Four ways to tell China is serious about markets

November 13, 2013

By John Foley 

The author is a Reuters Breakingviews columnist. The opinions expressed are his own.

China’s new buzzword is “decisive”. That’s how the ruling party described the role it wants markets to play in the economy. It’s hard to see whether it’s more than just talk. But there are four visible ways to tell whether China means business.

1) A bond defaults

China has no market for financial failure. No domestic bond has ever defaulted, which means prices for corporate debt don’t reflect true credit risk. A couple of near misses were avoided last year when local governments stepped in. A default could push up yields on most corporate debt, and cause ripples across the balance sheets of commercial banks, which account for 70 percent of trading in the market. It would also challenge the received wisdom that regional authorities will support local industries at any cost.

2) Currency reserves shrink

The country’s $3.7 trillion pile of foreign currency reserves – enough to pay for two full years of imports – is the most compelling proof that China’s trade is distorted and unbalanced. The main cause is an undervalued currency that benefits exporters but penalises consumers. There’s no “right” value of the yuan that will convince opponents the market is doing its job. But a good yardstick would be if the relentless build-up of reserves, which increased by 11 percent in the year to September, went into reverse.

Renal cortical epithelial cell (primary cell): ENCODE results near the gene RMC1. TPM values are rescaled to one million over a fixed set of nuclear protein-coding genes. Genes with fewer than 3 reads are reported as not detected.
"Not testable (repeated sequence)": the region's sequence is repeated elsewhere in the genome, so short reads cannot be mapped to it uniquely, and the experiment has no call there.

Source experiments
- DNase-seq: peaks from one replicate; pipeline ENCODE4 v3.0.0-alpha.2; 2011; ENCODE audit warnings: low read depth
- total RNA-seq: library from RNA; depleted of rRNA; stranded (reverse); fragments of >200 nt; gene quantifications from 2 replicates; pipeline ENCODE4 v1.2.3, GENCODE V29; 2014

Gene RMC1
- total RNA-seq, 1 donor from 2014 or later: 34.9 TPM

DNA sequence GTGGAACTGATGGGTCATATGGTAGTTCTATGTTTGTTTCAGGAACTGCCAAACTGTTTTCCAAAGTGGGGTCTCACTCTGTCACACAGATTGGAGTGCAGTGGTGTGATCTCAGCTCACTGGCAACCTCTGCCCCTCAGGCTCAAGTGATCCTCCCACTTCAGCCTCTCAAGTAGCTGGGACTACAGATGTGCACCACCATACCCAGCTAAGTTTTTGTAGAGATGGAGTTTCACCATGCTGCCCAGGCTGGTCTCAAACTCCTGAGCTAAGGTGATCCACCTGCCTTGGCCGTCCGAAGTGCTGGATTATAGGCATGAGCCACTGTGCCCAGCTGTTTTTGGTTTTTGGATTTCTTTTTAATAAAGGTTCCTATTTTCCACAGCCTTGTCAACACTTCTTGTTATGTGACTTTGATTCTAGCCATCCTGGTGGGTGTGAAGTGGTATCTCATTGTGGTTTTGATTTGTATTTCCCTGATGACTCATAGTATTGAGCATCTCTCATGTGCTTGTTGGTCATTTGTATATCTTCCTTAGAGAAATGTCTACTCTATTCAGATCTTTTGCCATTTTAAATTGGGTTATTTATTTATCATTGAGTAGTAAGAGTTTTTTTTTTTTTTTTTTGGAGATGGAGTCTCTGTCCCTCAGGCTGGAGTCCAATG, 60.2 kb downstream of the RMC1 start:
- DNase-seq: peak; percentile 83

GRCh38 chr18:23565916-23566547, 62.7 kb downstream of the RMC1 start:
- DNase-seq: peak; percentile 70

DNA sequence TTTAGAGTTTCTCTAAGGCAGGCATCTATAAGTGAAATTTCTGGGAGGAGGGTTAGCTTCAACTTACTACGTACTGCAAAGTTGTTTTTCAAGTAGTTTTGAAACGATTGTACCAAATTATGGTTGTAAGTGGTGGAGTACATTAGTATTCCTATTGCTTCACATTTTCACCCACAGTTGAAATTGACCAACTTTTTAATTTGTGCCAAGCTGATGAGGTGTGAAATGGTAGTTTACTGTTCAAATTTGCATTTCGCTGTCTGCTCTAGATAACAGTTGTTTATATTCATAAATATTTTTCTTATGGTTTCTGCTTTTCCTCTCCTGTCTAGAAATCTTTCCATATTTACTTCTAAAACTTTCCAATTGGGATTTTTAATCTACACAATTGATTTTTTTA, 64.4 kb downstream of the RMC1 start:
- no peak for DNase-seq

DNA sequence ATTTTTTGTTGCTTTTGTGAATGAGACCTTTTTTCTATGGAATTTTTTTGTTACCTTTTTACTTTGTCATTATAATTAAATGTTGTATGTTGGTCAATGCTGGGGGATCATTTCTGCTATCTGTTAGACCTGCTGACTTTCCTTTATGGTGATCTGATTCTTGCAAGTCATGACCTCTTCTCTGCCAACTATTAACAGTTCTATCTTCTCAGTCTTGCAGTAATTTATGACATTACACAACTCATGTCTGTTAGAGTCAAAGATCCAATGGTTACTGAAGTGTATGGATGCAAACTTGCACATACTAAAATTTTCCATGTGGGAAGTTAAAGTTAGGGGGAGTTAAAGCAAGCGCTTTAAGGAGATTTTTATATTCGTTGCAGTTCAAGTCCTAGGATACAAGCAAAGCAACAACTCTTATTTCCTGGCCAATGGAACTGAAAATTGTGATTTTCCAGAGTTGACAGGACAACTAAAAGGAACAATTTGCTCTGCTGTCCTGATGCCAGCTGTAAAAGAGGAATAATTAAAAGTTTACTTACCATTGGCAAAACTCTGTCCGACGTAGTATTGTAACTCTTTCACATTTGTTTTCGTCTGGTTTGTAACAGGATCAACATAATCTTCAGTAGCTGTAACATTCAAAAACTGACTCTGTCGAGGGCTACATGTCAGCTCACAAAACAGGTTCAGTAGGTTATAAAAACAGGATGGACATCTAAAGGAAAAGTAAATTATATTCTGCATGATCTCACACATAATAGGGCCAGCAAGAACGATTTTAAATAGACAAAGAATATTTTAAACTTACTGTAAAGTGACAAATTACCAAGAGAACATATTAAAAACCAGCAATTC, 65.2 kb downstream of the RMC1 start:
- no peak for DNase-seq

3) Commodity prices go haywire

China imports too much of some commodities, like iron, pushing up prices. Steel mills receive cheap power and credit, which lets them ramp up production even when their profits have run dry. In agriculture, China imports too little, because of its misguided pursuit of near self-sufficiency in grains. Irrational stockpiling has distorted prices further: China sits on two-thirds of the world’s cotton mountain, bought at high prices to keep its farmers in business. Letting market forces work would help to better allocate capital, but cause huge volatility.

4) An SOE gets taken over

Many state-owned enterprises are listed on the stock market, but are a long way from privatisation. Though leaders have vowed to keep the “public sector” dominant that’s not incompatible with letting poorly managed companies fail. Allowing an SOE to be taken over – even by a foreigner – would be contrary to everything socialist leaders hold dear. For that reason, it’s hard to think of a more decisive way for China to show the market is working.

[An earlier version of this article mistakenly referred to China Rongsheng as an SOE in paragraph 5. This sentence has now been removed.]

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